10. The Wolf Pack rifle team turned in a second-place finish at the 2004 NCAA Championships. Holly Caraway became the first woman on Nevada’s rifle team to earn All-America honors that year. Rifle is the only sport in the NCAA where men and women compete directly against each other. Since Caraway, Nevada has had six more women on its rifle team earn All-America honors, including Meghann Morrill who was a two-time All-American in 2006 and 2008.
11. On March 29, 2007, the Nevada softball team defeated Sacramento State by a score of 3-2 in the first game at the Christina M. Hixson Softball Park. Just 16 days later, Hixson Park played host to the first no-hitter in school history when Jordan McPherson walked the first batter she faced and then retired 15 straight in a 10-0 win over San Jose State on April 14, 2007. The Wolf Pack also went undefeated at Hixson Park in 2009, turning in a perfect 11-0 home record that year.
12. Wolf Pack skier Katie Lyons was named one of 10 NCAA Division I finalists for the prestigious NCAA Woman of the Year award in 2010. Lyons was a three-time NCAA qualifier and earned All-America honors in the slalom in 2008, and she did it all despite being diagnosed with scoliosis and having back surgery when she was 15. An academic all-district selection, Lyons was president of Nevada's Student-Athlete Advisory Committee and is currently attending medical school at the University of Nevada.
13. In 1998, then senior woman administrator Angie Taylor secured two $1 million gifts to Nevada's women's athletics program, one from the Wilbur May Foundation and another from the E.L. Wiegand Foundation. Taylor, who played basketball at Nevada and then started her athletics career as sports information and promotions director before moving into administration, helped Nevada increase its women's athletics budget from about $700,000 to over $2 million in the 1990s.
14. The Wolf Pack women's swimming and diving team is one of the most successful programs in school history and the 1990s and early 2000s marked an era of unprecedented national success. In 1999 and 2000, Nevada turned in back-to-back top 15 finishes at the NCAA Championships, finishing 14th in the nation in 1999 and 13th in the nation in 2000. The Wolf Pack won three individual national championships and collected 40 All-America certificates at those two national meets.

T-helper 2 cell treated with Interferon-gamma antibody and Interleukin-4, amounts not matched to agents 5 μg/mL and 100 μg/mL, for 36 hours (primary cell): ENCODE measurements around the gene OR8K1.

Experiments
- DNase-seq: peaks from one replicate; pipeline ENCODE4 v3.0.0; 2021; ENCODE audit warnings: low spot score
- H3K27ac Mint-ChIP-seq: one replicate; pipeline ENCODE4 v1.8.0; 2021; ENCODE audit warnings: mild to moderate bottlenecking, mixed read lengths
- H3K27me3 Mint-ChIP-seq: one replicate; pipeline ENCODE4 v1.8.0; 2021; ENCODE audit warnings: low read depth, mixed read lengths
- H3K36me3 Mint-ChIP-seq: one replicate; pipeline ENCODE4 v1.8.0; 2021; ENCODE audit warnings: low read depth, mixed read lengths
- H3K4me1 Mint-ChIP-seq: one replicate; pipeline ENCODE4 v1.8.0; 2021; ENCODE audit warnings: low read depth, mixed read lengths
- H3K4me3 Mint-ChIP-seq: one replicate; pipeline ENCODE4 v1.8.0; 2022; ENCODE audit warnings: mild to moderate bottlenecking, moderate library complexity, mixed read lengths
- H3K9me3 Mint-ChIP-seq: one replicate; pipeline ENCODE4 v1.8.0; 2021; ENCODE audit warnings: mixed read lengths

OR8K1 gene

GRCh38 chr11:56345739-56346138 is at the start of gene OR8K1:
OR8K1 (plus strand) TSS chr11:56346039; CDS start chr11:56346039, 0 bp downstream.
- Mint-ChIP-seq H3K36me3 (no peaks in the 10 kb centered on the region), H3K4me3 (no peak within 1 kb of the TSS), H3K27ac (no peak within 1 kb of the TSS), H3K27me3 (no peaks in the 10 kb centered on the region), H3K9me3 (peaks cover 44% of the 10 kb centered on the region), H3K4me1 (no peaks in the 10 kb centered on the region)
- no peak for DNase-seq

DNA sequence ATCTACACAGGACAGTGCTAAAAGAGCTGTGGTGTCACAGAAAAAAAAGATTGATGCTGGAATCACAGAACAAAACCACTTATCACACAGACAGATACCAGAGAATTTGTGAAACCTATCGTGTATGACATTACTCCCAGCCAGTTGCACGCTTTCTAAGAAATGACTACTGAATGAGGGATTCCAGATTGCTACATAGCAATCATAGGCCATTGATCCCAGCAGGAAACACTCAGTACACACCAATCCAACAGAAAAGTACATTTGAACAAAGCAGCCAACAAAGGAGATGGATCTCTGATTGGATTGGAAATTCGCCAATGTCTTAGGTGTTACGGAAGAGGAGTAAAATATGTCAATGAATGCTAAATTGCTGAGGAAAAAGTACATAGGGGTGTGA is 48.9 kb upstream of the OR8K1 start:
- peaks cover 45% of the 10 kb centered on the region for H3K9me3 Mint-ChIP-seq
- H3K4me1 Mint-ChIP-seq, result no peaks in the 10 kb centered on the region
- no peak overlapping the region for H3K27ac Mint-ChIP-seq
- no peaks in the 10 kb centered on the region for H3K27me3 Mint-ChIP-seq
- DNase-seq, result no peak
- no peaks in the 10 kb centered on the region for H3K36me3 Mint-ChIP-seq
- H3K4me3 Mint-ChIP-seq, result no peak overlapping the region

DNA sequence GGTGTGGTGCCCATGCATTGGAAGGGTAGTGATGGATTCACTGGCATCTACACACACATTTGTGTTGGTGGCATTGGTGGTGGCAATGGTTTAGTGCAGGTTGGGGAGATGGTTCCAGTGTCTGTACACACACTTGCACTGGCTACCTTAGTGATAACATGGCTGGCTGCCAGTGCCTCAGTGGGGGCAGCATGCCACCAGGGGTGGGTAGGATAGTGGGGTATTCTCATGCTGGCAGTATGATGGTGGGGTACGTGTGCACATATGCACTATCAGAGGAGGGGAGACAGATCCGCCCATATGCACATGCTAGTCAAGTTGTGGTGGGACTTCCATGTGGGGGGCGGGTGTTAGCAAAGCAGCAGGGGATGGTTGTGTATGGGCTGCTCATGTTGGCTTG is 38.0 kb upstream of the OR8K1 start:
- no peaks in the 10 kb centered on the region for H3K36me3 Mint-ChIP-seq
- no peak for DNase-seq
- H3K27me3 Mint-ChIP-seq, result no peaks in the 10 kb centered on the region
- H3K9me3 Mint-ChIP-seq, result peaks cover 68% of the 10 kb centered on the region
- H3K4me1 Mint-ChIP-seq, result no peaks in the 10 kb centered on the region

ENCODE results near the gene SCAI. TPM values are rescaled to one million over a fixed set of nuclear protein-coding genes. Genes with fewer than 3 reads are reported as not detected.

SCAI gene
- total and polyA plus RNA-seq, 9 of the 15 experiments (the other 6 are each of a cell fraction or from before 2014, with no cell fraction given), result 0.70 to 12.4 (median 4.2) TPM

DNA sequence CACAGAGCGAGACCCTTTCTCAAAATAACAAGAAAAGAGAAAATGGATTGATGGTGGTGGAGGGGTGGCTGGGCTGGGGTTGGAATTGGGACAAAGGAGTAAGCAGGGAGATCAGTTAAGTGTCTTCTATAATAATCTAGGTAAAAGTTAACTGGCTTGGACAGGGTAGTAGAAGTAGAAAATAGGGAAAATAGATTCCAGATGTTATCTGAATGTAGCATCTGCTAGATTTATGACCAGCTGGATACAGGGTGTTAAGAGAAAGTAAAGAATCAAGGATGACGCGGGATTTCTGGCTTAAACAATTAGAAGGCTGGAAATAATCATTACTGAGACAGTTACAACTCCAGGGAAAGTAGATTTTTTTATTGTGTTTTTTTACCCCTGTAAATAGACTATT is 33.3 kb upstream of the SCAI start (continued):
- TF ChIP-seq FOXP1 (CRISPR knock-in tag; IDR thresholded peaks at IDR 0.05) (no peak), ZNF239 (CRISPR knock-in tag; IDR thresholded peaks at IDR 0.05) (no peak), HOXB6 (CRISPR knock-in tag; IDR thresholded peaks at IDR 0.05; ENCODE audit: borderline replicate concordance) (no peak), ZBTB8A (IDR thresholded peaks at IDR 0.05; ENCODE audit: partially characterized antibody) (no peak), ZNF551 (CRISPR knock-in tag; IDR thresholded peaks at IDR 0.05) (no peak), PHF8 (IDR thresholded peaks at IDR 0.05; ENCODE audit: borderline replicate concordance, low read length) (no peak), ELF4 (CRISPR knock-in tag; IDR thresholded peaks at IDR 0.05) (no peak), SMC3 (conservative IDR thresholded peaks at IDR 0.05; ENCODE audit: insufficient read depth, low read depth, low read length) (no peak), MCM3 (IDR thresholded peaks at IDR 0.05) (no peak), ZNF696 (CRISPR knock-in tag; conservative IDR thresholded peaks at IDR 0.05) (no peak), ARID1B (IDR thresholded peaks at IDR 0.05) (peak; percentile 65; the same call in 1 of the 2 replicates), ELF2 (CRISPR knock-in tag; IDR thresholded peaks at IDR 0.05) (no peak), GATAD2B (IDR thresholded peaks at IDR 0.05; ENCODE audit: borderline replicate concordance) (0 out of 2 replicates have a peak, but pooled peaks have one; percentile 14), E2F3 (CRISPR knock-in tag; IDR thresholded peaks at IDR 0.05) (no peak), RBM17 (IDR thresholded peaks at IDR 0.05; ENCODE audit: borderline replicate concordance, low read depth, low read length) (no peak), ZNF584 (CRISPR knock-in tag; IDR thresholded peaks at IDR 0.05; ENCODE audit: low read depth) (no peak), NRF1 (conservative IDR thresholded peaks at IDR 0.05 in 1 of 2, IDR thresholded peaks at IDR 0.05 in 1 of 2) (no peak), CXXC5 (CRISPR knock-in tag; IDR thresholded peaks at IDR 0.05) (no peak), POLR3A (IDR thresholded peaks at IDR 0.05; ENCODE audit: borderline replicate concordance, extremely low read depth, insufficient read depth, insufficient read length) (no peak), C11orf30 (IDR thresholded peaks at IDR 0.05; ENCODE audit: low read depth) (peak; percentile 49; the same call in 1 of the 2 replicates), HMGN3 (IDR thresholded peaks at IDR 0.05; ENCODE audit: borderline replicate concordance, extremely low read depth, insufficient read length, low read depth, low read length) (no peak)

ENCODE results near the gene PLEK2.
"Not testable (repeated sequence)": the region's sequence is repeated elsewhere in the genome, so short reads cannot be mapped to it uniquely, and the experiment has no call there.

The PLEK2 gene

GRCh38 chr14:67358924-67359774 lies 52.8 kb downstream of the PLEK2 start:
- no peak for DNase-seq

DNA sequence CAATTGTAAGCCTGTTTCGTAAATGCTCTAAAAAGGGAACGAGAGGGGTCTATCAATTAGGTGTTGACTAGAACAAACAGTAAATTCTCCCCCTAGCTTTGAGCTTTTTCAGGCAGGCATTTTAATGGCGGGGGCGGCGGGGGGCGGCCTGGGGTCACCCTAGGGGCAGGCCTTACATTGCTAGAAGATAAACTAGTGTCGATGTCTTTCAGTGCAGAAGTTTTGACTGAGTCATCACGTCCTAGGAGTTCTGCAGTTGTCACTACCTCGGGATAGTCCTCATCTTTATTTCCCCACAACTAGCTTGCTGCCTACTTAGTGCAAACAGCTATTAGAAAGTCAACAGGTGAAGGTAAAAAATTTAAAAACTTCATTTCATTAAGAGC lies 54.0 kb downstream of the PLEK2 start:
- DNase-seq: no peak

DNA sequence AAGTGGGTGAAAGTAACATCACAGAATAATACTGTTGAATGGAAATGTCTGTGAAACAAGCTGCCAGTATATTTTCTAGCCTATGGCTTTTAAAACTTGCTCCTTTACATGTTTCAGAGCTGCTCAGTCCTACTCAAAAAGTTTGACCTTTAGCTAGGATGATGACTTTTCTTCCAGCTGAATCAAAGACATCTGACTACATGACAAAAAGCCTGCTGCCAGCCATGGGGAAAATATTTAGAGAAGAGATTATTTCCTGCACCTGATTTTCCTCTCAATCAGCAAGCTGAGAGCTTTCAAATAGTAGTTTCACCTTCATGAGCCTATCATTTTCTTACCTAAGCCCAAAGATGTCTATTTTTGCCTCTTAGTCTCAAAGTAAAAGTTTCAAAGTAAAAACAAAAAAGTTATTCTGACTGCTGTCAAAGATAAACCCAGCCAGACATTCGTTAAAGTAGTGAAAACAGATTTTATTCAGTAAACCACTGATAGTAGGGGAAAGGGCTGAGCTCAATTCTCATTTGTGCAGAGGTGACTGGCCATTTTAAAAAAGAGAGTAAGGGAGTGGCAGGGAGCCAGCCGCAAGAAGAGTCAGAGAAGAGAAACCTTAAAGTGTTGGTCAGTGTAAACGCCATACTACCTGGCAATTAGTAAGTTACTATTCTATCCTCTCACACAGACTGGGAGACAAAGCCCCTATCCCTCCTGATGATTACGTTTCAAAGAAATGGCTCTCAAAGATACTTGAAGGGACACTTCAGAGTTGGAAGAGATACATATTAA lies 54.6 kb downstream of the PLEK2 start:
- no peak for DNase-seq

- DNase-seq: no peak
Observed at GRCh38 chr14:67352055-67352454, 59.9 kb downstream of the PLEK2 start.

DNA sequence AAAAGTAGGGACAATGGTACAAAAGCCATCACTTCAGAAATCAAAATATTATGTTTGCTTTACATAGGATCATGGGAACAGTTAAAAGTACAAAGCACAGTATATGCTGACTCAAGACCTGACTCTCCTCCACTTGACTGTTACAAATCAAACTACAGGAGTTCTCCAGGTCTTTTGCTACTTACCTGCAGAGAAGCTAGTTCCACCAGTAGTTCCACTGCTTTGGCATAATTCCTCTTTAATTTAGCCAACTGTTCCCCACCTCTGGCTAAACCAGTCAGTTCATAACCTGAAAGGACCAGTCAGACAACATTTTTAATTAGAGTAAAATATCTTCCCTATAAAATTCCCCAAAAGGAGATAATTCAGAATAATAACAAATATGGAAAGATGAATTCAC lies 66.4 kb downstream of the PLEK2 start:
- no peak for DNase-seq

15. After earning its first NCAA Regional appearance by winning the WAC Tournament in 2006, the Wolf Pack softball team continued its dominance with two more conference regular-season titles and NCAA Regional invitations in 2008 and 2009. Nevada was a perennial presence in the national rankings those two years, climbing as high as 17th in the nation in 2009.
16. Nevada's volleyball team earned the first of five NCAA appearances in 1998. The Wolf Pack also earned NCAA invitations in 2001, 2002, 2004 and 2005. Two notables during the late 1990s were Suzanne Stonebarger and Michelle More. Dubbed "Team Gorgeous," Stonebarger and More teamed up to have a successful career on the AVP Pro Beach Volleyball Tour after their collegiate careers ended.
17. The Wolf Pack women's basketball team made school history when it won a school-record 22 games and advanced to the second round of the Women's National Invitation Tournament. That marked the first postseason victory in school history for the women's basketball program. Nevada has earned three invitations to the WNIT with the first coming in 2007.
18. The Nevada swimming and diving team become a dominant force in the Western Athletic Conference, winning three consecutive conference titles from 2006-08. In those three years, Nevada had the WAC Swimmer of the Year in Margaret Doolittle in 2008, two Coaches of the Year (Mike Shrader in 2007 and Mike Richmond in 2008) and three straight Freshmen of the Year (Doolittle in 2007, Jeannette Tour in 2007 and Kim Kabesh in 2008).
19. In 1992, Nevada saw three of its current or future swimmers as well as its future volleyball head coach Ruth Lawanson compete at the Summer Olympics in Barcelona, Spain. Natalia Pulido, who swam for the Wolf Pack, represented Spain in the 100, 200 and 400 freestyle events, while May Ooi (1993-97) represented Singapore in the 200 breaststroke. Lisé Mackie, who would go on to be a three-time Big West Swimmer of the Year at Nevada from 1995-98, represented Australia that year in Spain. Nevada volleyball coach Ruth Lawanson also went to Barcelona that year as a member of the United States' volleyball team and came home with a bronze medal.
20. Ruth Russell arrived on the University of Nevada campus in 1939. Russell went on to become an adviser to the Gothic N, Nevada's letter organization recognizing women's athletics, and served as the director of women's athletics from 1948-69. To this day, Nevada's highest honor awarded to the top female senior student-athlete is named the Ruth Russell Award.
21. Cross country standout Abigail McAllister set the school record for the 5,000 meters to win the 2003 Western Athletic Conference individual championship. It was Nevada's first championship in women's cross country and the Wolf Pack's first WAC team title in any sport.
22. Nevada added its women's soccer in 2000, and it didn't take the Wolf Pack long to climb to the top of the WAC. In 2006, just six years after its first season, Nevada won the Western Athletic Conference tournament and earned the program's first visit to the NCAA Championship.
23. Jenni Ashcroft was a three-time conference champion in the pole vault, winning the Big West championship in 2000 and WAC titles in 2001 and 2002. Ashcroft helped the Wolf Pack to the Big West outdoor track championship in 2000 and second-place finishes at the WAC championships in 2001 and 2002.